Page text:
And so, an angry Apollo “forbids his stupid ears to hold their native human shape, and drawing them out to a hideous length, he fills them with gray hairs and makes them both unsteady, wagging at their lower part. Still human, only this one part condemned, Midas had the ears of a slow-moving ass.”
The king took to wearing a Phrygian cap, or a purple turban, depending on the version, “which hid his foul disgrace from laughter.”
I always took the stupidity and shame in Ovid’s account at face value. But is that right? If Midas first received a curse disguised as a blessing, is it possible that he is now receiving a blessing disguised as a curse?
I’m wondering if we shouldn’t be asking what manner of ass lent his ears. Are we to envisage a sad-sack Eeyore type of beast, the resigned carrier of our burdens and butt of our jokes? Or are we to imagine something that differs from tame donkey as ibex differs from goat?
Here’s a reference closer to the place I write this from, the Cacapon in spate roaring past my window, convoying whole uprooted trees like barges.
Is this ass the kind of animal Jesuit missionary Paul Lejeune (1591-1664) had in mind when describing indigenous people living in what is now Canada? Those freedom-lovers, he complained, “imagine that they ought by right of birth to enjoy the liberty of wild ass colts.” (Quoted in Graeber and Wengrow: The Dawn of Everything.)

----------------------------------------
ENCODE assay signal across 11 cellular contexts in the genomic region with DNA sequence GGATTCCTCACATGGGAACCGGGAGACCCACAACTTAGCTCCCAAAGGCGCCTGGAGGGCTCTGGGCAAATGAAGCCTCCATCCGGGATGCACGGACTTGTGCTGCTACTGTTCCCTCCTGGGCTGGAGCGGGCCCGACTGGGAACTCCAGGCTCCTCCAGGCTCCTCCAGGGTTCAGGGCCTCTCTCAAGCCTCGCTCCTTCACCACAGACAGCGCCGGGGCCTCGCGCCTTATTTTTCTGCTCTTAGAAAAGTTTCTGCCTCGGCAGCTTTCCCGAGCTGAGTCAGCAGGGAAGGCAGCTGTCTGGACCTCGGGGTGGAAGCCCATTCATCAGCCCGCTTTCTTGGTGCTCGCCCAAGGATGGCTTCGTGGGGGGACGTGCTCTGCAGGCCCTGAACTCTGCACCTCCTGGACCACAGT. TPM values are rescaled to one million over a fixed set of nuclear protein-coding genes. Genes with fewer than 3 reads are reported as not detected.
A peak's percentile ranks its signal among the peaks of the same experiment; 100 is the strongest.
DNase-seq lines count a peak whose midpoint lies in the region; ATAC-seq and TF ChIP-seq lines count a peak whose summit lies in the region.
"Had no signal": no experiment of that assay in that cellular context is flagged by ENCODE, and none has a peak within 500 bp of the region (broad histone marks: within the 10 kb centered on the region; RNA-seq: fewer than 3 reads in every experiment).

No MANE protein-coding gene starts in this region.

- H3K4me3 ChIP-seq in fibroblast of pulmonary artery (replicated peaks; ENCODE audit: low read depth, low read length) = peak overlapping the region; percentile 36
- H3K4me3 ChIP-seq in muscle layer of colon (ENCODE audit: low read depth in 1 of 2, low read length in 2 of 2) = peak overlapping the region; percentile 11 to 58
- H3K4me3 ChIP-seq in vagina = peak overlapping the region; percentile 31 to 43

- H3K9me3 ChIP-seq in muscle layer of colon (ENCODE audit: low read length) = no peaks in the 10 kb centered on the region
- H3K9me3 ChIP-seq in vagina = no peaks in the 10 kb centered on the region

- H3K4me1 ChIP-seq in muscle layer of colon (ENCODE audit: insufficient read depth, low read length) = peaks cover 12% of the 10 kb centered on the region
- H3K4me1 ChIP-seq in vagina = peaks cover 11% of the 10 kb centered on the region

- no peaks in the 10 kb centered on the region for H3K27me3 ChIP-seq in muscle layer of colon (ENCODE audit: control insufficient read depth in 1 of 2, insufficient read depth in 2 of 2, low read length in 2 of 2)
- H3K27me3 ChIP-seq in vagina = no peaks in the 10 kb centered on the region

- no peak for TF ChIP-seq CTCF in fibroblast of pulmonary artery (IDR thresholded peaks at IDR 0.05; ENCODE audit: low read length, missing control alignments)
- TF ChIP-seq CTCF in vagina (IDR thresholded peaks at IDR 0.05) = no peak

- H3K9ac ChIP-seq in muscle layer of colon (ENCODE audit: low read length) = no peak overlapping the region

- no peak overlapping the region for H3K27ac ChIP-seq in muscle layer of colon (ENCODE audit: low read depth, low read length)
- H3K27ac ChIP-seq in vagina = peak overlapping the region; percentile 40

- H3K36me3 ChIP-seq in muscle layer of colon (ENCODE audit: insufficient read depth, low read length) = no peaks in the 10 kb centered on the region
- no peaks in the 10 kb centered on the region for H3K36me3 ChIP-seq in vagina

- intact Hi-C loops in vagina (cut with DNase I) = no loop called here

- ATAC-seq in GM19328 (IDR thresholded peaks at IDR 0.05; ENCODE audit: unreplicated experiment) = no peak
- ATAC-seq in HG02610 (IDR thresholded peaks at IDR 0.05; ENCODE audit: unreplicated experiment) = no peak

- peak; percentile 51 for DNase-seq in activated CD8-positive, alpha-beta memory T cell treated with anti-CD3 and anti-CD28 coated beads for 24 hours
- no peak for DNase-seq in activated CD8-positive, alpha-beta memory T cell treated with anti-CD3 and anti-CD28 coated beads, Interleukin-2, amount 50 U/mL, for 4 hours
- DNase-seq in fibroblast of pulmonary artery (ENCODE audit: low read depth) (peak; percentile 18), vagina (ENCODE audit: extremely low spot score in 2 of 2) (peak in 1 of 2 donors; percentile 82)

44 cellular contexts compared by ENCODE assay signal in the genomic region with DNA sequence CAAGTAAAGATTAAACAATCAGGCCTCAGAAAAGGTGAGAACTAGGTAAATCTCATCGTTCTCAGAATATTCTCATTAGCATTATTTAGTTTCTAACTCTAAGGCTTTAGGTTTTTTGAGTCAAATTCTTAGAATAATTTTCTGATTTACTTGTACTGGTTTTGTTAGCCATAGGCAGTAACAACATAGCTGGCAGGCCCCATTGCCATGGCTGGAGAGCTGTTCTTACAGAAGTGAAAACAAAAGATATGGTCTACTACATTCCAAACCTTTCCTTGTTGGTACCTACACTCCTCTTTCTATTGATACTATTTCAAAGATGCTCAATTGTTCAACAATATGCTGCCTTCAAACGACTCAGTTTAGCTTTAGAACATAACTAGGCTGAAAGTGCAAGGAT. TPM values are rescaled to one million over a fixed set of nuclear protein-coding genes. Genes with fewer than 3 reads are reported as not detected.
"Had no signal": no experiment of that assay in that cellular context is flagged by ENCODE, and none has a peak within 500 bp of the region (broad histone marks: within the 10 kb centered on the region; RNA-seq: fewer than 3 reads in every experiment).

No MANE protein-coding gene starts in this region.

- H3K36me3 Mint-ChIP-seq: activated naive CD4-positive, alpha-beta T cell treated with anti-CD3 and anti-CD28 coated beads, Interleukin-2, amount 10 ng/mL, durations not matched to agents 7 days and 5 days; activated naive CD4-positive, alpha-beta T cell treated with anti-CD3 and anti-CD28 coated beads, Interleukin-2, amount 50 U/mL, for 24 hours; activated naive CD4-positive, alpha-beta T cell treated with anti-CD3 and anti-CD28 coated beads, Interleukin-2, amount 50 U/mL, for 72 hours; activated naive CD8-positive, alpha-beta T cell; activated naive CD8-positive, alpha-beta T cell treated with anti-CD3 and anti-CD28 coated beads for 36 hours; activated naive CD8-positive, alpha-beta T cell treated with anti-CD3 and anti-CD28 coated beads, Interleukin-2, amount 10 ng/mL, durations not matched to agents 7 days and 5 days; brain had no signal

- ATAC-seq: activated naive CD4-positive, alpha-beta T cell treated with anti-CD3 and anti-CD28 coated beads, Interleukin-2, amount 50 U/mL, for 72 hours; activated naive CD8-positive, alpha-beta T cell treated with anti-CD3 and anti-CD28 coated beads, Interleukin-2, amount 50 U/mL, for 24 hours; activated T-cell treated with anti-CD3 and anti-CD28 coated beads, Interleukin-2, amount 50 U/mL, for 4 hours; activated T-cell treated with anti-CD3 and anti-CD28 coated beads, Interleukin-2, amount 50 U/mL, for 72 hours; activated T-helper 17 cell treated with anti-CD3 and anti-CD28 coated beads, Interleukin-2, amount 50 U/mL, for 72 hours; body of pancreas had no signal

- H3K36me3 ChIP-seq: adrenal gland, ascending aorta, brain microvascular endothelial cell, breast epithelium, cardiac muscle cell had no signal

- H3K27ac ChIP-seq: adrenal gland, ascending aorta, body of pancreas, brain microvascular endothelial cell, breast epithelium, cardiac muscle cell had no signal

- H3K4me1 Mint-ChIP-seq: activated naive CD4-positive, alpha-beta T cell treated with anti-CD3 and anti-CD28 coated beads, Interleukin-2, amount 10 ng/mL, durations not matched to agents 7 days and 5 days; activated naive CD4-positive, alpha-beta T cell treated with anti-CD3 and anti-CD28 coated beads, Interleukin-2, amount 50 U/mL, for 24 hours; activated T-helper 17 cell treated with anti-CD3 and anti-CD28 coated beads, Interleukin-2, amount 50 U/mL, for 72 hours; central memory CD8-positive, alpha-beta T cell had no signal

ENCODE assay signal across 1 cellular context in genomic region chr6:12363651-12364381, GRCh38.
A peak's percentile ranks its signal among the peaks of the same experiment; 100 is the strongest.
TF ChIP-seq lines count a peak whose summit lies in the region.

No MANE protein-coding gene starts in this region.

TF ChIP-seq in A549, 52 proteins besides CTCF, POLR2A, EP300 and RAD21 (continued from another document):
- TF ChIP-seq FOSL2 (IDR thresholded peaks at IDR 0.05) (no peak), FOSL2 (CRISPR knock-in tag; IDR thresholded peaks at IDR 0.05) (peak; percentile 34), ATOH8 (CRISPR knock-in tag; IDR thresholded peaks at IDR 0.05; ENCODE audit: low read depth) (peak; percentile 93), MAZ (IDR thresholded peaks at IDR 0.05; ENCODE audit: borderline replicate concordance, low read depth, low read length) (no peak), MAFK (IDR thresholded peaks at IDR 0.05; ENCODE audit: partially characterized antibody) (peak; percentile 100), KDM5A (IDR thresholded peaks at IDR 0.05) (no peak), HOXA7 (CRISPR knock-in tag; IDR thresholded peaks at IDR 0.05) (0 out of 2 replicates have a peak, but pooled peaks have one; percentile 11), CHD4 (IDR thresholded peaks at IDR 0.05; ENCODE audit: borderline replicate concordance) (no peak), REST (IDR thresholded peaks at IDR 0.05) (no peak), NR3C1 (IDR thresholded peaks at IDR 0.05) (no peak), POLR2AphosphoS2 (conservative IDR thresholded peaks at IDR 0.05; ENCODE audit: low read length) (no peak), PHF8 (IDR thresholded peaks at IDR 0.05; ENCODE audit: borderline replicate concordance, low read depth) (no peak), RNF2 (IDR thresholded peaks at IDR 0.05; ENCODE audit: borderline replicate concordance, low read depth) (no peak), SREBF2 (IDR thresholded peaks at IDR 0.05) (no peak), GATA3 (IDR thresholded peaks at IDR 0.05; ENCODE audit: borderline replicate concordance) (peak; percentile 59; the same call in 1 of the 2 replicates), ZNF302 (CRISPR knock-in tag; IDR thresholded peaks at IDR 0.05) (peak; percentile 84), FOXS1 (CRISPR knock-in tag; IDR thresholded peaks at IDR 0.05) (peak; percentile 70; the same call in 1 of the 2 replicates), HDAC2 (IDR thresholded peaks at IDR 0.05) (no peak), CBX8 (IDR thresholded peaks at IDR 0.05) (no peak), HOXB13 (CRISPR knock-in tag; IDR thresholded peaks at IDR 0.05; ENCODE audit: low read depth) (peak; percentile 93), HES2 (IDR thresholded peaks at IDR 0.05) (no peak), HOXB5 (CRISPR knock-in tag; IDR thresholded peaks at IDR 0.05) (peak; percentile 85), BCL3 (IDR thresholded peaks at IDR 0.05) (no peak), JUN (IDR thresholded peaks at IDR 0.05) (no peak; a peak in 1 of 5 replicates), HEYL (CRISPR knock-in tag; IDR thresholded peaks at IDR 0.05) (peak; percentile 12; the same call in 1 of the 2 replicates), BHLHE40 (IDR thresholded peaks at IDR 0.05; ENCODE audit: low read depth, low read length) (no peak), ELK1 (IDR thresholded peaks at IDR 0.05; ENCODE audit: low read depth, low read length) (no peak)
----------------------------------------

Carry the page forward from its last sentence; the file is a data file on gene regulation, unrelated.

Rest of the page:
Is Midas, in other words, on to something? Having suffered the fearful hunger that money-addiction brings on, has he made a deliberate choice? To regain something humans were in the process of losing?
For, the contest between Pan and Apollo is a contest between epochs.
Pan comes from an earlier age, when humans were far more in tune with their natural surroundings. So closely did they observe the habits and sense the humors of other living beings, that they may have seemed almost to merge with them. Native American peoples often named their clans after elk or wolf or raven or eel, thus assuming a family bond — and the responsibilities that attended it.
Apollo, by contrast, is a citified god, whose sun-chariot spreads the bright and explicit light of rational intellect. In Ovid’s account, he’s all gold and jewels, his instrument inlayed with costly ivory, no doubt from the tusks of an elephant killed for the purpose.
Midas knows where that leads. Elephants are almost extinct, and we are still hungry. He chooses Pan. And gets his ass’s hearing aids.
I wonder how Midas felt about his new furry ears, which could wobble and prick in every direction, which could pick up sounds humans no longer grasp, and respond in elegant gesture. Look up the word “ear,” and you get associations like this: “notice” “appreciation,” “discrimination,” “sensitivity.” A lot of wisdom there. Maybe Midas loved them ears. Maybe, in merging him partly with wild ass, they made him not less than human, as Ovid presumes, but more than.
So now I find myself wondering: could this second part of the Midas story be at least as important as the first? Perhaps it is offering us Homo sapiens an invitation to re-learn how to listen with wild ears.
I think the most important challenge facing our species today — more important than the crisis in Ukraine, or even corruption, though it’s related to both — is our relationship to the rest of the natural world. And I’m not sure how we address it without wild ears.
So what if we start by hearing how backwards we have gotten these stories. We use the words “goat” and “ass” — once sacred beings — as insults. We actually admire people cursed with the Midas Touch. We use the word “myth” to mean something that’s not true.
Who pulled off that act of disinformation?